Tuesday, July 31, 2012

Proof of Insanity

(The following post expands greatly upon this previous post about being uncertain about my future. I felt like I was holding back the true extent of my neurosis on the topic and so this time around, thanks to a friend's advice, I'm just letting it all out.)

Writing a novel.
For practice, I assure you
Yet it wears me out

Let me tell you a story about a story. Two years ago I whipped out a blank notebook in class and started writing what I had anticipated to be a tragedy tentatively titled "Megan and Danny" after the main two characters. The notebook was missing a few pages so I only had about 50 or so to write on, and I was too foolish to use the front and back of each (so I had to condense). What resulted was a notebook filled from beginning to end with a detailed skeleton of a story.

Last year I started moving the story from the notebook to my laptop, while expanding upon areas I felt needed to be fleshed out. I gave the characters more characteristics and the scenes more detail. I wanted to present a finished version of that draft to my Fiction Writing class for feedback, so I finished the draft in a hurry and changed the ending from a tragic one to a hopeful one.

The overwhelming majority of the class seemed to be trying their best to let me down easy. They offered vague suggestions and complaints. I heard the dreaded phrase "It has potential", which is code for "it was a waste of my time". Also, someone told me it was a waste of their time.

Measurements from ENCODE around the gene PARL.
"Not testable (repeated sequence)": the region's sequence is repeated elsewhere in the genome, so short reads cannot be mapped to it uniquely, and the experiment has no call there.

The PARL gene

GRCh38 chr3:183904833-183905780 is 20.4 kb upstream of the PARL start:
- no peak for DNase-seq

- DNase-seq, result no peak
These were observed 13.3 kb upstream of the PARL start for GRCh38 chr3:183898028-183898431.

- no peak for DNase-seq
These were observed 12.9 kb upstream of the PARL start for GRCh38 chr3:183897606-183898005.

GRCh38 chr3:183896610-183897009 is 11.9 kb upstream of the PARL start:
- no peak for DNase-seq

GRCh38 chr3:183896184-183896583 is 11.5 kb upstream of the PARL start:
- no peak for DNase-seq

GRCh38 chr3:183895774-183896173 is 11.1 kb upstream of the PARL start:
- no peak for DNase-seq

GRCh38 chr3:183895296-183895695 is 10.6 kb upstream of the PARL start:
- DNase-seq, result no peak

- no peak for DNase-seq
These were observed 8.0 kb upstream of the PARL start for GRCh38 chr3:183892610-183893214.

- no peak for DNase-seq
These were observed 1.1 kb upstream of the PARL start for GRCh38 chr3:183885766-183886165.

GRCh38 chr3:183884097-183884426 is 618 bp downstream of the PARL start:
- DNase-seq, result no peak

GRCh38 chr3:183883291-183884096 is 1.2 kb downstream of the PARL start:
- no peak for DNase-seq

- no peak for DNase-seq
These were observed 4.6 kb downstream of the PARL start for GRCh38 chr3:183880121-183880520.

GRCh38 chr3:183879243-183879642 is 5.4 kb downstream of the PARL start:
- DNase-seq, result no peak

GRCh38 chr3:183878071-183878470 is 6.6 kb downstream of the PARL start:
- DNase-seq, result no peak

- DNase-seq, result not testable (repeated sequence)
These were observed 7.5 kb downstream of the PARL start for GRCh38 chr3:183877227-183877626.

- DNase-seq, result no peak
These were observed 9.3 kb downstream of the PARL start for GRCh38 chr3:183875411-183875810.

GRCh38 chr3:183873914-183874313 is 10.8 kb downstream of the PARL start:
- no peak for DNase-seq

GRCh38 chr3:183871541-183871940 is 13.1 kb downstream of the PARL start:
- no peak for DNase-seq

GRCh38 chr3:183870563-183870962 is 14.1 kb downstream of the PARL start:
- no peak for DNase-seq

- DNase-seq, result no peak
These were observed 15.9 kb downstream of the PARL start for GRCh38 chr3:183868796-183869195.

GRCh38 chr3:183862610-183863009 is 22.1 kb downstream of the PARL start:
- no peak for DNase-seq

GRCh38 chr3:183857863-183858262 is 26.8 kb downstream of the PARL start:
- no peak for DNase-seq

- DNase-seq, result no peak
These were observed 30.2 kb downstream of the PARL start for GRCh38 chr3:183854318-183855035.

One person seemed genuinely interested in the sexual tension; exclaiming that they wanted to read more when things got a little heated.
I got the message: this is far from finished.
I couldn't just drop the story; it was the first I'd ever written with a real driving passion. I spent about a month planning what the next draft should be like and then started over with a brand new document.

It's so much better, but it's still just practice.
The plot is unoriginal, which is a shame because I promise you that I have dozens of original ideas written down that haven't been done before (to my knowledge), so I've been focusing on beefing up the characters and events to make them the center focus of the story. At this rate the story will finish at double the length of the previous draft.

It's changing so much for the better.
Thematically it's still about how people change as they grow up, how time affects all of us in some way, and how some of us refuse to accept that. The scary thing is that there's a good chance that the theme is the only thing staying completely intact. Names are changing, character lists are expanding, inside jokes are being included, my memories are sneaking in, plots are thickening, alliances are being drawn, drama is brewing, love is blooming, and betrayal (and maybe even death) is looming.

I don't even know what genre it is anymore.
Whatever it is, it's fun. It's been exhilarating to create these characters and then put them through these events. (also some of the characters and events are based on real people and things that have happened, which makes it more fun because it's like keeping a journal of my favorite people and memories in a creative and productive format.) Yet it's been consuming my mind on a day-to-day basis. I'm obsessing over details I'm not including, I've been considering drastic plot changes that alter the entire tone and focus of the story, and all the while I've been more afraid than ever before that I'll never amount to anything.